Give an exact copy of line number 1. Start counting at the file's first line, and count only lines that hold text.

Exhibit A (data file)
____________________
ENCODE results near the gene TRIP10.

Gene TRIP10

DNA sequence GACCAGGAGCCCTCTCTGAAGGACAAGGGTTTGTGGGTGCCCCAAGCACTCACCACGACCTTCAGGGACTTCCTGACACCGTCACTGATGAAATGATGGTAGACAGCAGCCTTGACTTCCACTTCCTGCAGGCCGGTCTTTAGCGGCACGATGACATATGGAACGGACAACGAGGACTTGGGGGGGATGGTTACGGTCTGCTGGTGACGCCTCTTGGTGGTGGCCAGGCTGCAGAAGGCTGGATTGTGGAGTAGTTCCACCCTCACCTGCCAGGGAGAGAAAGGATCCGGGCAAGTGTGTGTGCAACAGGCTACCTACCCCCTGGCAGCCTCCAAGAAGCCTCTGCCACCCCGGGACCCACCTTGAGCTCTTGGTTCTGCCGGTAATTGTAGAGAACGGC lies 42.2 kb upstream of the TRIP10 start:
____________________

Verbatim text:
ENCODE results near the gene TRIP10.